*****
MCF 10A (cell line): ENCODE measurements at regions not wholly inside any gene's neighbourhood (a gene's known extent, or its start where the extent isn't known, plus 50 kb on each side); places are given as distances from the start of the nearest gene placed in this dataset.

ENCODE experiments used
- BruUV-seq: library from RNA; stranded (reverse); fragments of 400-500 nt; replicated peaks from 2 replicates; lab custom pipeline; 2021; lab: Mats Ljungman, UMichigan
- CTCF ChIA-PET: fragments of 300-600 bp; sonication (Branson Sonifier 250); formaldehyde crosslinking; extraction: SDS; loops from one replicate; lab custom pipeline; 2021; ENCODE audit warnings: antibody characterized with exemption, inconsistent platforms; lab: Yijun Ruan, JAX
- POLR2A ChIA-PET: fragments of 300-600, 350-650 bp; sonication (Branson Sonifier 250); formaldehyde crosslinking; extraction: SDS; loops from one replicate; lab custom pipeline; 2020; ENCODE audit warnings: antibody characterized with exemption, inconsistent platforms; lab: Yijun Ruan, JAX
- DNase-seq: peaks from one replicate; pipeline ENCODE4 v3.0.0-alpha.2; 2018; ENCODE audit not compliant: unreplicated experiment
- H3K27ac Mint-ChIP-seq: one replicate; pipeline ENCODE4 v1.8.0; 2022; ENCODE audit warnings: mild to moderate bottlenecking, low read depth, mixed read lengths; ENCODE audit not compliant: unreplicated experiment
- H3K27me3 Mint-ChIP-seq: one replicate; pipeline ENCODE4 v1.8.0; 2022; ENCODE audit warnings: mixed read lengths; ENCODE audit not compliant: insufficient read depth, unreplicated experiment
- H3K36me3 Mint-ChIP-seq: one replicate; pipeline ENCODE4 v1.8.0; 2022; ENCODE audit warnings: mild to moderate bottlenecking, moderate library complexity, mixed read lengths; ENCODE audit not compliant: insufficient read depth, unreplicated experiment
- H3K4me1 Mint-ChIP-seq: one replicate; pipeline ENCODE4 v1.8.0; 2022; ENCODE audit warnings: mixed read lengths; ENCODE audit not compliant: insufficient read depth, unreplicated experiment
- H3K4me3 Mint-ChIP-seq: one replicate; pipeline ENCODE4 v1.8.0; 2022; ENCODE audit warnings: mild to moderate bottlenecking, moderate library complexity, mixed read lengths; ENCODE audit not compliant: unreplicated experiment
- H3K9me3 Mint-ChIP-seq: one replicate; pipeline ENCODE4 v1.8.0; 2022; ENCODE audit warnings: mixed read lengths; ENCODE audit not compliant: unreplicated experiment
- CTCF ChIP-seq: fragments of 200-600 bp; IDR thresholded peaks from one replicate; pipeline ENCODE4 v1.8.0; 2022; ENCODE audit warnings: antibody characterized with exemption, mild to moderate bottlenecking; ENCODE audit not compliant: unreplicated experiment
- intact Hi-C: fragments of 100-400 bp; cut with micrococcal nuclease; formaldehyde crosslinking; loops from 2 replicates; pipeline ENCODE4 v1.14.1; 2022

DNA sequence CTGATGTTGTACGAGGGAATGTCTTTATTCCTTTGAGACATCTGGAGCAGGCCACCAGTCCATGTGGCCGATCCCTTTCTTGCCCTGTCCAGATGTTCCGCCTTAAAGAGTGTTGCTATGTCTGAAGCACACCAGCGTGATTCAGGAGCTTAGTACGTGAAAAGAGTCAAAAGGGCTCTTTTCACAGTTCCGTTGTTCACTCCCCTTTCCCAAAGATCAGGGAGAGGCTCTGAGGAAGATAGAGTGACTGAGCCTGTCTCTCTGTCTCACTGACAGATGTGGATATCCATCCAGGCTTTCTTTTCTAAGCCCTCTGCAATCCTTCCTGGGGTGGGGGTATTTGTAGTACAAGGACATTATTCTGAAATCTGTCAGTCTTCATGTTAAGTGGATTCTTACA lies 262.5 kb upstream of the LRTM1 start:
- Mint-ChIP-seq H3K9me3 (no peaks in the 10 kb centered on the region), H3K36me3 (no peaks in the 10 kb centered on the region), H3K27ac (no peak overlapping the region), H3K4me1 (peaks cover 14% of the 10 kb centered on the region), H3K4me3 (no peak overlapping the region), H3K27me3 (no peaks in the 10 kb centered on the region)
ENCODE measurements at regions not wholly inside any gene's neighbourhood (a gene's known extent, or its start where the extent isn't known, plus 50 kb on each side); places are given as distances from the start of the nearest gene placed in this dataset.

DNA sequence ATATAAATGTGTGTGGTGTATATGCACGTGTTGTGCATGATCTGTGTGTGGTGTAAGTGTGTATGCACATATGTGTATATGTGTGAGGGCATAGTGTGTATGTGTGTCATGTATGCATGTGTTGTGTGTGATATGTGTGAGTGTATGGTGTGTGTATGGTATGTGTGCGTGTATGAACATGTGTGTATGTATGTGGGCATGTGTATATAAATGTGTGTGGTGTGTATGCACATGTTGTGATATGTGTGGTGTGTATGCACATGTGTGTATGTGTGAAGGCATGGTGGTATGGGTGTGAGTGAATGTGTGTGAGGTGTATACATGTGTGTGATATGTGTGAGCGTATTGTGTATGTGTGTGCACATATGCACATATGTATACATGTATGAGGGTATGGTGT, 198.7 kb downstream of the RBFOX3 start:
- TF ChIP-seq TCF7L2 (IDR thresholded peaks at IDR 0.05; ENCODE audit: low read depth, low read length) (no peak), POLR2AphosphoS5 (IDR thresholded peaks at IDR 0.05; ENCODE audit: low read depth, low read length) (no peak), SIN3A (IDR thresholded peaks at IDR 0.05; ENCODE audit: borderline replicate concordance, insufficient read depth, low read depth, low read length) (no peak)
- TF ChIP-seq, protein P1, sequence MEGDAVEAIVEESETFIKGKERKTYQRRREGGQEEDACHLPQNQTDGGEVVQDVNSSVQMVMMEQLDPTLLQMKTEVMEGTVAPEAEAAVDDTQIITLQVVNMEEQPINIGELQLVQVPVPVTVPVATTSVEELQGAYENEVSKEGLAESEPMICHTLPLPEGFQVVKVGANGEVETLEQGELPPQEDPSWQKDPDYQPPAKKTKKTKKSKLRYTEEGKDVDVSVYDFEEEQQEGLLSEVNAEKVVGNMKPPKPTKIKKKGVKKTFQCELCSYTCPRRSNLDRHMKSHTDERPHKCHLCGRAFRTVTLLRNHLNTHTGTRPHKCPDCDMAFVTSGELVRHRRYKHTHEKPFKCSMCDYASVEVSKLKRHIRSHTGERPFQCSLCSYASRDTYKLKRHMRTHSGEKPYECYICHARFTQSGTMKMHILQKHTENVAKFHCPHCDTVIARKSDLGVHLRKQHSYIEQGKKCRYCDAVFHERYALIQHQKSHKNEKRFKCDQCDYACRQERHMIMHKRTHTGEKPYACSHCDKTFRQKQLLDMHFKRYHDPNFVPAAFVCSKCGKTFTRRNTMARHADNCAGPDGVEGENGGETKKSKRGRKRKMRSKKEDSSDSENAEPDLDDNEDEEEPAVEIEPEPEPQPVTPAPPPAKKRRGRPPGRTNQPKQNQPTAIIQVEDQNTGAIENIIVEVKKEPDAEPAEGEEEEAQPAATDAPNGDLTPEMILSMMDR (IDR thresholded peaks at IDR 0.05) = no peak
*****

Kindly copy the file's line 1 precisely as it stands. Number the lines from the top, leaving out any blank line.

MCF 10A (cell line): ENCODE measurements at regions not wholly inside any gene's neighbourhood (a gene's known extent, or its start where the extent isn't known, plus 50 kb on each side); places are given as distances from the start of the nearest gene placed in this dataset.